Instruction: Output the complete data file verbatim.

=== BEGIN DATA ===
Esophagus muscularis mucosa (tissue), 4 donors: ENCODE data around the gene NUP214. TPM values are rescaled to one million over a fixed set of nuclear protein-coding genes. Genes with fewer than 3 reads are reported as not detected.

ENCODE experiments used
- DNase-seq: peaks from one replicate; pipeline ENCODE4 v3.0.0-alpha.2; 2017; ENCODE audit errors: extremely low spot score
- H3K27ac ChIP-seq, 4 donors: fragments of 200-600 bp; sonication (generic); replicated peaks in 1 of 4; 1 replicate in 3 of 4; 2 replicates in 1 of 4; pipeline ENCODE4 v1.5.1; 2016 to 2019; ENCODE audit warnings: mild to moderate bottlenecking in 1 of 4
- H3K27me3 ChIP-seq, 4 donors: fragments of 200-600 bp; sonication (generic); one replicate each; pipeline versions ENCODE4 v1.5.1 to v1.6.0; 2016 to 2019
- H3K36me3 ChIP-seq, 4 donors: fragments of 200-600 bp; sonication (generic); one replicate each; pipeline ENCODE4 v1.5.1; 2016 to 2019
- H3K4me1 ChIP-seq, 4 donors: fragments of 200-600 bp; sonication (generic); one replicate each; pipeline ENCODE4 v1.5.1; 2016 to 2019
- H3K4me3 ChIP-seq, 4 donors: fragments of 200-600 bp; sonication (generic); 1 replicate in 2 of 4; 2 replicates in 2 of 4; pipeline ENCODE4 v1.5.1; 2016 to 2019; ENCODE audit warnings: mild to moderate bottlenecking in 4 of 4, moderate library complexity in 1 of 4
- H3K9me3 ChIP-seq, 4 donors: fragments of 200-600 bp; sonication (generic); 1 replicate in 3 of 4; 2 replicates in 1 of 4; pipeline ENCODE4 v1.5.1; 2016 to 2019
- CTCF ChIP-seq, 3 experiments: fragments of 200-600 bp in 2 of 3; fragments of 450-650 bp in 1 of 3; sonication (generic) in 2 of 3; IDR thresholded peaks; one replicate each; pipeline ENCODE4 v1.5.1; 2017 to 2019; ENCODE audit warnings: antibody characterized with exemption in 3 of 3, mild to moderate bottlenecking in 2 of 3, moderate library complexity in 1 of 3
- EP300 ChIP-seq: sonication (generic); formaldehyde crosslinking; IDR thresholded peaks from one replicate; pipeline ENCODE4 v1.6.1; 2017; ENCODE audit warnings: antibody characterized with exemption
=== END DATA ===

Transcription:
Esophagus muscularis mucosa (tissue), 4 donors: ENCODE data around the gene NUP214. TPM values are rescaled to one million over a fixed set of nuclear protein-coding genes. Genes with fewer than 3 reads are reported as not detected.

ENCODE experiments used
- DNase-seq: peaks from one replicate; pipeline ENCODE4 v3.0.0-alpha.2; 2017; ENCODE audit errors: extremely low spot score
- H3K27ac ChIP-seq, 4 donors: fragments of 200-600 bp; sonication (generic); replicated peaks in 1 of 4; 1 replicate in 3 of 4; 2 replicates in 1 of 4; pipeline ENCODE4 v1.5.1; 2016 to 2019; ENCODE audit warnings: mild to moderate bottlenecking in 1 of 4
- H3K27me3 ChIP-seq, 4 donors: fragments of 200-600 bp; sonication (generic); one replicate each; pipeline versions ENCODE4 v1.5.1 to v1.6.0; 2016 to 2019
- H3K36me3 ChIP-seq, 4 donors: fragments of 200-600 bp; sonication (generic); one replicate each; pipeline ENCODE4 v1.5.1; 2016 to 2019
- H3K4me1 ChIP-seq, 4 donors: fragments of 200-600 bp; sonication (generic); one replicate each; pipeline ENCODE4 v1.5.1; 2016 to 2019
- H3K4me3 ChIP-seq, 4 donors: fragments of 200-600 bp; sonication (generic); 1 replicate in 2 of 4; 2 replicates in 2 of 4; pipeline ENCODE4 v1.5.1; 2016 to 2019; ENCODE audit warnings: mild to moderate bottlenecking in 4 of 4, moderate library complexity in 1 of 4
- H3K9me3 ChIP-seq, 4 donors: fragments of 200-600 bp; sonication (generic); 1 replicate in 3 of 4; 2 replicates in 1 of 4; pipeline ENCODE4 v1.5.1; 2016 to 2019
- CTCF ChIP-seq, 3 experiments: fragments of 200-600 bp in 2 of 3; fragments of 450-650 bp in 1 of 3; sonication (generic) in 2 of 3; IDR thresholded peaks; one replicate each; pipeline ENCODE4 v1.5.1; 2017 to 2019; ENCODE audit warnings: antibody characterized with exemption in 3 of 3, mild to moderate bottlenecking in 2 of 3, moderate library complexity in 1 of 3
- EP300 ChIP-seq: sonication (generic); formaldehyde crosslinking; IDR thresholded peaks from one replicate; pipeline ENCODE4 v1.6.1; 2017; ENCODE audit warnings: antibody characterized with exemption